Vince Hall was born in Jamaica before migrating to the United Kingdom and then to Canada, making Hamilton his home. Vince was known for his great leadership skills, charisma, mentorship and generous community spirit. In 1979, Vince was a key leader in the establishment of the Afro Canadian Caribbean Association, an association that sought to “unite and uplift” the local Black community in Hamilton.
Vince also founded Hamilton's first Caribbean entertainment facility, Steel City Caribbean Club, located on Locke Street. The facility featured dinner, dancing and an in-house band and drew in customers from Toronto, Ottawa, St. Catharines, Kitchener, Buffalo and Rochester.
Wilma Morrison (1929-2020)
Wilma Morrison was a tireless champion in preserving Black heritage, playing a leading role in the restoration of the Nathaniel Dett Chapel British Methodist Episcopal Church in the Niagara region.
Wilma was a sought-after speaker on Black heritage and was instrumental in establishing the Norval Johnson Heritage Library, which specialized in Canadian Black history. She played a key role in the development of the Niagara Freedom Trail Tours. Wilma was the recipient of numerous awards, including the John C Holland Award of Merit.
- Dalewood Recreation Centre, 1152 Main St W, Hamilton, ON L8S 1C2
- David Braley Health Sciences Centre, 100 Main St W, Hamilton, ON L8P 1H6
- Hamilton Farmers’ Market, 35 York Blvd, Hamilton, ON L8R 3K1
- Norman Pinky Lewis Recreation Centre, 192 Wentworth St N, Hamilton, ON L8L 5V7
- Parkdale Arena, 1770 Main Street East
- Stoney Creek Recreation Centre, 45 King St W, Stoney Creek, ON L8G 1H7
- Huntington Park Recreation Centre, 87 Brentwood Dr, Hamilton, ON L8T 3W4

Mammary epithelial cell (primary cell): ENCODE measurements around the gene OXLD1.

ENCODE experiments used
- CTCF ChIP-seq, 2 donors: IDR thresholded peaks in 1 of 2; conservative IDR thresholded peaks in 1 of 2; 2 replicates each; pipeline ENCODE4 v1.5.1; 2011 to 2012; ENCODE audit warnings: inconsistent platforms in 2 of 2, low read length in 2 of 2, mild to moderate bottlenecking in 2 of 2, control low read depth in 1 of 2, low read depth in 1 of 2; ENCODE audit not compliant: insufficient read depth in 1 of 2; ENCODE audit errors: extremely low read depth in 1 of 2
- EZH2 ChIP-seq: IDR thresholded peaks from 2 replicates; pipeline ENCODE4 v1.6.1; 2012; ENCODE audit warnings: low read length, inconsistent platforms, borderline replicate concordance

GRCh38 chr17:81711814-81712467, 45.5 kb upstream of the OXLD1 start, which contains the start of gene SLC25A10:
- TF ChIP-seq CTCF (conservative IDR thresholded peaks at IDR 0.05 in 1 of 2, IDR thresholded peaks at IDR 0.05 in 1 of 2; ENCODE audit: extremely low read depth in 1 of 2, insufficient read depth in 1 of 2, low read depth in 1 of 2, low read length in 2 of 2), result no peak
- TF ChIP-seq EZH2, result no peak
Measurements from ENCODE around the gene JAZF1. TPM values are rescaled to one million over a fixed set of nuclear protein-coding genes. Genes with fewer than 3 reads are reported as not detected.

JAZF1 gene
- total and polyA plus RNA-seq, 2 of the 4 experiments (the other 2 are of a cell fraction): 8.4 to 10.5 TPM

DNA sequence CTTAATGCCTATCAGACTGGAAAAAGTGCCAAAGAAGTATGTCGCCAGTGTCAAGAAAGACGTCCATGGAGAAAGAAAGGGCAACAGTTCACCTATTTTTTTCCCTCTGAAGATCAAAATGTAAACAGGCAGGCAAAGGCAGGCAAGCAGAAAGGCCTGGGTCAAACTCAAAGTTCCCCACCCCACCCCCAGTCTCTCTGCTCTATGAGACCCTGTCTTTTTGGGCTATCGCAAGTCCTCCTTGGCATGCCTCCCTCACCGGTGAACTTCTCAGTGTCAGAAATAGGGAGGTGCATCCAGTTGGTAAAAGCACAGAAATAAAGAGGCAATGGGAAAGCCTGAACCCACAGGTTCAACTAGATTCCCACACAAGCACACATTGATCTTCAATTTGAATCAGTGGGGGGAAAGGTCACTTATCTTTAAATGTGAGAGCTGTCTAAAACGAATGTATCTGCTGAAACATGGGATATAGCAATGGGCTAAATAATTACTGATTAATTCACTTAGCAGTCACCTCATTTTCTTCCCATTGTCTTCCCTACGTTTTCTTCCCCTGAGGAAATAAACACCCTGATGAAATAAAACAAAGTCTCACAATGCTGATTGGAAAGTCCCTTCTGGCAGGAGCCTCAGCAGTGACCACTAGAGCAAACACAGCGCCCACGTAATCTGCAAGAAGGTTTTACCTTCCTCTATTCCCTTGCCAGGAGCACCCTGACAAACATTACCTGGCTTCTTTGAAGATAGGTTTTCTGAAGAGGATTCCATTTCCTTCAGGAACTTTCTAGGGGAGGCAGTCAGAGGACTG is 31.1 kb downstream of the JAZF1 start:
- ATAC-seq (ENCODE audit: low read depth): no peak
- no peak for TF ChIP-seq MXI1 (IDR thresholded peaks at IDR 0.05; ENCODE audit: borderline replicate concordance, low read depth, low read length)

- Sackville Hill Seniors Recreation Centre, 780 Upper Wentworth St, Hamilton, ON L9A 4V5
- Westmount Recreation Centre, 35 Lynbrook Dr, Hamilton, ON L9C 2K6
- Valley Park Community Centre, 970 Paramount Dr, Stoney Creek, ON L8J 1Y2
- Stoney Creek Municipal Service Centre, 777 Hwy 8, Stoney Creek, ON L8E 5J4
- Glanbrook Arena, 4300 Binbrook Rd, Binbrook, ON L0R 1C0
- Ancaster Municipal Service Centre, 300 Wilson St E, Ancaster, ON L9G 2B9
- Dundas Municipal Service Centre, 60 Main St, Dundas, ON L9H 2E8
- Sir Allan Macnab Recreation Centre, 145 Magnolia Dr, Hamilton, ON L9C 5P4
- Carlisle Community Centre & Arena, 1496 Centre Rd, Carlisle, ON L0R 1H2
In 2021, the Afro Canadian Caribbean Association initiated a meeting between members of the Black community and Mayor Fred Eisenberger to encourage the City of Hamilton to officially embed an annual celebration of Black History Month in its list of City activities, as is done by several municipal governments across the province and beyond.
The mayor was receptive to the idea, and in subsequent meetings invited other City staff, including representatives from the City Manager’s Office and Hamilton Civic Museums, to join the conversation with the hopes of achieving this goal.
This year, the City of Hamilton launches its first official Black History Month Celebration under the theme We Are Hamilton - Black History Remembered. This important initiative is an opportunity to pay tribute to the Black community by highlighting the historical contributions and achievements of Black Hamiltonians who have helped to shape our city, and our country.
It is fitting that we honour at the inaugural celebration the following individuals whose memory we recall with deep appreciation:
Sophia Burthen Pooley
Dr. Ethilda “Tilly” Johnson
Norman “Pinky” Lewis
Jack “Jackie” Washington
We are thankful to the following organizations and individuals for their efforts and support:
We would like to thank former Mayor Fred Eisenberger and our new Mayor Andrea Horwath for their commitment and support.
Black History Month Committee